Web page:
TAIPEI (Taiwan News) – Former Legislative Speaker Liu Sung-pan died in the United States last month at the age of 84, more than a decade after having fled the country to avoid a prison sentence for breach of trust, reports said Wednesday.
Liu was one of the leading political figures of the 1990s, having served most of the decade as the head of the Legislative Yuan during a time of rapid democratization.
According to his relatives and prosecutors, he died on November 7, his ashes were cremated and brought to Taiwan on Tuesday, newspapers reported.
A leading figure in the farmers’ association world from Dajia in then-Taichung County, he was elected speaker of the Legislative Yuan in 1992. He was the first native Taiwanese speaker, and the first one to head a Legislature completely re-elected in Taiwan.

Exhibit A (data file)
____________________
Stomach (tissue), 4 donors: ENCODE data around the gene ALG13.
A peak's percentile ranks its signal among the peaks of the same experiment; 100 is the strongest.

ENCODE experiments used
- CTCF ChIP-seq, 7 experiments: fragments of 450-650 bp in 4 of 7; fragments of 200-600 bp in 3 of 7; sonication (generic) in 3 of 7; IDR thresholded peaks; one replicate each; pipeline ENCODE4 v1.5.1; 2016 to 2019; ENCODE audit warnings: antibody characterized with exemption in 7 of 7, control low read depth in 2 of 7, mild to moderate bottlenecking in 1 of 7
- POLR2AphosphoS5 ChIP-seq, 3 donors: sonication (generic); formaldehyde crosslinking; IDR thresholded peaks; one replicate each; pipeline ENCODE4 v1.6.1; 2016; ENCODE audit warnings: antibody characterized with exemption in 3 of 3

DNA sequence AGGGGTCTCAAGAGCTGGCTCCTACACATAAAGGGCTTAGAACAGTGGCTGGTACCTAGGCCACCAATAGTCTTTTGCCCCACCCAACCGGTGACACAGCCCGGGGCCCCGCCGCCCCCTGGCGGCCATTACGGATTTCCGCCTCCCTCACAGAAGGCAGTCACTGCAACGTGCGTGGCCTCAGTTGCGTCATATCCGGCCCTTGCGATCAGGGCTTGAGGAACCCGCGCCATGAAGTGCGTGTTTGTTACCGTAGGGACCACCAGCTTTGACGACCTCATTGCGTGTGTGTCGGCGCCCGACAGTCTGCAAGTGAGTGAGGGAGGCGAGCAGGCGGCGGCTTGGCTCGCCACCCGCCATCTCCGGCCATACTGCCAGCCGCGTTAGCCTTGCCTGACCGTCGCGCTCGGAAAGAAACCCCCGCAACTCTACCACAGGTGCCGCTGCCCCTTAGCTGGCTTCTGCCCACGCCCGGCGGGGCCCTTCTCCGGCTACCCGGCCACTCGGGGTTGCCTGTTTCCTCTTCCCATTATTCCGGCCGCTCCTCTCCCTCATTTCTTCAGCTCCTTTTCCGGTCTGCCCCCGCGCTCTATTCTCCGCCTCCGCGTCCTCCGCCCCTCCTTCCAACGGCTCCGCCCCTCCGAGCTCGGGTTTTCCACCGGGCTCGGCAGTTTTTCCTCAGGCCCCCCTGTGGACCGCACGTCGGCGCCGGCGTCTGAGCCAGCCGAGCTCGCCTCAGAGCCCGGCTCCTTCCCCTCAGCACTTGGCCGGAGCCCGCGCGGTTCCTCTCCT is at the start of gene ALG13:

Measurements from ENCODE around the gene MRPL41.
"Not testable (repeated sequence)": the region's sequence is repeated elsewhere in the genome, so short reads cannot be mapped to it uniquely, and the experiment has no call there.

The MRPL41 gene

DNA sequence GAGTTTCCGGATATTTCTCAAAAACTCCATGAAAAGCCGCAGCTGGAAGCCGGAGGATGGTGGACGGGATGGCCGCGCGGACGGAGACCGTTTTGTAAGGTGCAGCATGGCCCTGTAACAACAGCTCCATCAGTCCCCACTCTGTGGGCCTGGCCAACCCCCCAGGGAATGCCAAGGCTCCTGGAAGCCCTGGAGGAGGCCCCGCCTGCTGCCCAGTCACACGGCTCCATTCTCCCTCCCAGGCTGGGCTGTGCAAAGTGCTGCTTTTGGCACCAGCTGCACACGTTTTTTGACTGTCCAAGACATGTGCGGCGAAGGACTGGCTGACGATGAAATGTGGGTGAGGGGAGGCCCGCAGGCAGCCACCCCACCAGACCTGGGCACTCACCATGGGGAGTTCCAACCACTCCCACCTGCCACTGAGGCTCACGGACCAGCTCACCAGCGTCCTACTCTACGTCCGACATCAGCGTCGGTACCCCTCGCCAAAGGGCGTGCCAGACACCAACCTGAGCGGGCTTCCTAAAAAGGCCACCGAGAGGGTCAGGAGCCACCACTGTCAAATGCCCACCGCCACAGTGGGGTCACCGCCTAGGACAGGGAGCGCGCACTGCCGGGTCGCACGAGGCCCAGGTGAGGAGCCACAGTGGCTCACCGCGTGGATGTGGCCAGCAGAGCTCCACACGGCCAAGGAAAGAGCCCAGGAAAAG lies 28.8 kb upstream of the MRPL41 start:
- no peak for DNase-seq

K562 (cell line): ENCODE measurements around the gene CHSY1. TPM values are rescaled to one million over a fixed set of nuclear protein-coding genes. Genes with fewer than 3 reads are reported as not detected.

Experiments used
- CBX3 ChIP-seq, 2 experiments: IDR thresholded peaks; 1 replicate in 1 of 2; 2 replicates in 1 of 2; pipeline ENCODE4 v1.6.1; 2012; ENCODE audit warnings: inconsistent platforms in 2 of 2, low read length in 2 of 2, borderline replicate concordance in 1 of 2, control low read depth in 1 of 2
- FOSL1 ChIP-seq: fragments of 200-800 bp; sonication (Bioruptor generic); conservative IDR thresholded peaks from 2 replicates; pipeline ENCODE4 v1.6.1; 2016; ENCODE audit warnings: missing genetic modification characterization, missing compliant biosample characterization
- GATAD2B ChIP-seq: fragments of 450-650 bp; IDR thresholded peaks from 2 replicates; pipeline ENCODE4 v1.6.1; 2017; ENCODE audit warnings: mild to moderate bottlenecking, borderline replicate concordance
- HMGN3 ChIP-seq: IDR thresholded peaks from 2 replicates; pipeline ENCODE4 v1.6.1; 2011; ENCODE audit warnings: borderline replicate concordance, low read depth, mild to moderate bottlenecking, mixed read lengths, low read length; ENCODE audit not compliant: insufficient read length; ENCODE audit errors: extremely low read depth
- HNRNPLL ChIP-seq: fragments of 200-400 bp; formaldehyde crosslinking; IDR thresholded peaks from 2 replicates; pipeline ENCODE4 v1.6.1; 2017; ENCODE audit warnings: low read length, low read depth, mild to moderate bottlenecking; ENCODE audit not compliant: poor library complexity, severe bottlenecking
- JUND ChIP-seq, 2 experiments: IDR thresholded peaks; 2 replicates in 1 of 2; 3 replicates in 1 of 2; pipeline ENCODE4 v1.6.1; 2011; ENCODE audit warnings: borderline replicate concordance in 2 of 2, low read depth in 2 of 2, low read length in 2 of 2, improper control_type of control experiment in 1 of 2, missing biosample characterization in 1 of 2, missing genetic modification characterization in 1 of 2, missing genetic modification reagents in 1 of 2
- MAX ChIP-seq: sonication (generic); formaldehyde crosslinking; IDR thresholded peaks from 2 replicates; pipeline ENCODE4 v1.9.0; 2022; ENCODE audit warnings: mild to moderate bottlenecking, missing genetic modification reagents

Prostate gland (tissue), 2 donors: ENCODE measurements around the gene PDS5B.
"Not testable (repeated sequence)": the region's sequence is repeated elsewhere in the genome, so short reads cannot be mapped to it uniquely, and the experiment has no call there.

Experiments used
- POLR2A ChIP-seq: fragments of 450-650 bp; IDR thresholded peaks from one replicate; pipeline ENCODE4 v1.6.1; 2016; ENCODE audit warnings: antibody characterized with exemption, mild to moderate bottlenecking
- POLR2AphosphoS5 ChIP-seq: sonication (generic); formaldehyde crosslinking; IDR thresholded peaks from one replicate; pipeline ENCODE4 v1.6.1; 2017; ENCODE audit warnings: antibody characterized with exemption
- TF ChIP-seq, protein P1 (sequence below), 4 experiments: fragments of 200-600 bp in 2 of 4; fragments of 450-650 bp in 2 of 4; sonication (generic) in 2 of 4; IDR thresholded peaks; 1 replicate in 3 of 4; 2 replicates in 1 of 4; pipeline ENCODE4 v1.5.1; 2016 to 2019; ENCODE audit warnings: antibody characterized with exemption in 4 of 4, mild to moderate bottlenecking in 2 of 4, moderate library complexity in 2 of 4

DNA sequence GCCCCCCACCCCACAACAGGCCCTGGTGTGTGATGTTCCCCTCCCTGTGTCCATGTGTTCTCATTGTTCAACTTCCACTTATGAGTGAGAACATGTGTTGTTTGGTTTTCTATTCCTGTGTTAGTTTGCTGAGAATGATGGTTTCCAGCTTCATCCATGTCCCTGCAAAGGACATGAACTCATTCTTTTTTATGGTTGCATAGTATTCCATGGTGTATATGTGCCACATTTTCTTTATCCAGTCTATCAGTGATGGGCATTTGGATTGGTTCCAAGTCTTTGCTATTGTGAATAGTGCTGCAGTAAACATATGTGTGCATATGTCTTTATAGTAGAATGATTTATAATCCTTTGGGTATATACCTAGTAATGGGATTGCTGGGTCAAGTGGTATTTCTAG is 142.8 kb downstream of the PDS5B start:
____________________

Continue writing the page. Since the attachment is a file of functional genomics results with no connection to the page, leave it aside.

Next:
Liu lasted in this position until 1999, when he was replaced by his deputy, Wang Jin-pyng. His ouster reportedly played a part in his decision to break with the Kuomintang and to support independent James Soong in the 2000 presidential election. He later joined Soong’s People First Party.
Liu left the Legislative Yuan after a career of more than 30 years due to a bribery scandal. The Taiwan High Court sentenced him in 2004 to four years in prison and to a fine of NT$30 million (US$940,000), finding him guilty of having accepted a NT$150 million (US$4.7 million) bribe for brokering an illegal loan on behalf of the Kuangsan Group.
He failed to return from a visit to the United States and went to live in Los Angeles, reports said. Initial reports Wednesday said he might have moved to China, but the Taichung District Prosecutors Office said it has received a message from the Taiwanese office in Los Angeles that a death certificate had been drawn up by the local Department of Public Health.